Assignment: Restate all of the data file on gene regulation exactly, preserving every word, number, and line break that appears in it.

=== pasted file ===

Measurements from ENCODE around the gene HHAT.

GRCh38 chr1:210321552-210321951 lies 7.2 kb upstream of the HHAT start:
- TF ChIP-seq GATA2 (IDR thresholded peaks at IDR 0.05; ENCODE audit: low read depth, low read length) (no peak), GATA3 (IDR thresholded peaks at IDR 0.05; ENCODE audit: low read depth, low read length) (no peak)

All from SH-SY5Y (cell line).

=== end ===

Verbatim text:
Measurements from ENCODE around the gene HHAT.

GRCh38 chr1:210321552-210321951 lies 7.2 kb upstream of the HHAT start:
- TF ChIP-seq GATA2 (IDR thresholded peaks at IDR 0.05; ENCODE audit: low read depth, low read length) (no peak), GATA3 (IDR thresholded peaks at IDR 0.05; ENCODE audit: low read depth, low read length) (no peak)

All from SH-SY5Y (cell line).